As I abandoned photographing La Raza, I also abandoned my documentary pretensions and assumptions. It seemed preposterous to me that I could ever say anything authoritatively about my subjects or the culture as a whole. Their experience wasn’t my experience—I could understand aspects of it, but I couldn’t speak for it. What I did know was that there are some places, not many, that have a kind of gravitational pull, and I wanted to make pictures as close to the center as possible. It was at this point that the community opened up for me. I photographed on and off the street, letting the rhythm of each day dictate what I saw, trusting that I couldn’t take what the world wasn’t willing to give.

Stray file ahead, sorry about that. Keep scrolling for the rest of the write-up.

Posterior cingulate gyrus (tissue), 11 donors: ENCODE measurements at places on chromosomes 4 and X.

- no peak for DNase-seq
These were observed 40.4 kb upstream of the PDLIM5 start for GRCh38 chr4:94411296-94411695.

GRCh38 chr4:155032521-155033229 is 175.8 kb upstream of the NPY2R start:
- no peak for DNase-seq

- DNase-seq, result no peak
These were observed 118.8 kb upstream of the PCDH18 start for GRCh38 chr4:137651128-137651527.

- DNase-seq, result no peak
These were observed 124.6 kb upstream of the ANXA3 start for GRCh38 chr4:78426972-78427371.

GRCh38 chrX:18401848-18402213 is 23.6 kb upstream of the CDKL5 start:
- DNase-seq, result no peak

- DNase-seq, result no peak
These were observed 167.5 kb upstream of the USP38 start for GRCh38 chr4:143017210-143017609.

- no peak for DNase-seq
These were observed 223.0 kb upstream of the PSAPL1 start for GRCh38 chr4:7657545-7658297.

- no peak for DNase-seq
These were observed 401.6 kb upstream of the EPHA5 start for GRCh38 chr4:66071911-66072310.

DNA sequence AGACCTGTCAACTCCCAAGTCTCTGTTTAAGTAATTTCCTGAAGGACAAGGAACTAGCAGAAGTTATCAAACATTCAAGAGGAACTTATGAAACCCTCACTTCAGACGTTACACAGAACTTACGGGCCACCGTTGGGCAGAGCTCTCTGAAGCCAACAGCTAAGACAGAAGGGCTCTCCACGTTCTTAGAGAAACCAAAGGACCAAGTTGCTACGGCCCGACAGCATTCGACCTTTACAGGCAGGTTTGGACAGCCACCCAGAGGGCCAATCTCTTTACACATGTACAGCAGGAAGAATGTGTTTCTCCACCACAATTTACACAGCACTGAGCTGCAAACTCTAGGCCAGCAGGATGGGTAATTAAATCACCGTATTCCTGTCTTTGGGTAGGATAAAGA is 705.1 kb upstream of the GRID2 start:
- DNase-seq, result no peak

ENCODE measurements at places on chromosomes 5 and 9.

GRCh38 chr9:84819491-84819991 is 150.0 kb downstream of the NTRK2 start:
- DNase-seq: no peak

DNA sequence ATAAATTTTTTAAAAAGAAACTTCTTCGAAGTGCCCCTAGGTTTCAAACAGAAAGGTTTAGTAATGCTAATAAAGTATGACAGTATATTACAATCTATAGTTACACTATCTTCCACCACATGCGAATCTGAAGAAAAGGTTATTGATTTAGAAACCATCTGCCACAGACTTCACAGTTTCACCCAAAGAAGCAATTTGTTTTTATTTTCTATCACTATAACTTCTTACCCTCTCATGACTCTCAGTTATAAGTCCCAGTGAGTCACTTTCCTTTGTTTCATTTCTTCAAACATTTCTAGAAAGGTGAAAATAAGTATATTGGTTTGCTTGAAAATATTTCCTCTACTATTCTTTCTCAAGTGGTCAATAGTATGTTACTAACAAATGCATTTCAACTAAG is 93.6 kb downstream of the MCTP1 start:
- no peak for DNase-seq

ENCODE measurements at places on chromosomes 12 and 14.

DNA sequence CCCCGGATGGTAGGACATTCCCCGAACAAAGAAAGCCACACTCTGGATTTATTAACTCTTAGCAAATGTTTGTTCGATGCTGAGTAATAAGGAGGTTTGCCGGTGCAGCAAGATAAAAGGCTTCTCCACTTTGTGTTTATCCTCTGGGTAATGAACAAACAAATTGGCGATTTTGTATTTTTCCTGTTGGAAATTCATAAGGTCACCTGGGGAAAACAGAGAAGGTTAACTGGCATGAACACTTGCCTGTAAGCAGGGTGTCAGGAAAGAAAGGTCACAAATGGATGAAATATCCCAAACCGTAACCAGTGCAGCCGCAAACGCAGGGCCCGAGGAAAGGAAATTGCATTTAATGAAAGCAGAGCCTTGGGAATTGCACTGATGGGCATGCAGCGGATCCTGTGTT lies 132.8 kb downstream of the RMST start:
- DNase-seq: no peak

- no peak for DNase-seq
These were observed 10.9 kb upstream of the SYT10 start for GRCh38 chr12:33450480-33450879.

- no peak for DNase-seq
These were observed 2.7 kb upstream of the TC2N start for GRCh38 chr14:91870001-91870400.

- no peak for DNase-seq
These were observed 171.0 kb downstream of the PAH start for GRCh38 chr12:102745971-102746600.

In 1994, I received a Guggenheim Foundation Fellowship. I moved to the middle of the neighborhood (18th Place and Paulina) for a year, and the work spiraled inward. Though Pilsen was only about a square mile and Little Village not much larger, I would go for days without leaving my block. My son, Max, was born in May 1995, and I brought him and Anne, my wife, back the following two summers. Anne, who is an artist, painted, and I photographed, while Lupe and Sonia, sisters of my good friend Victor (Webek), looked after Max in the afternoon.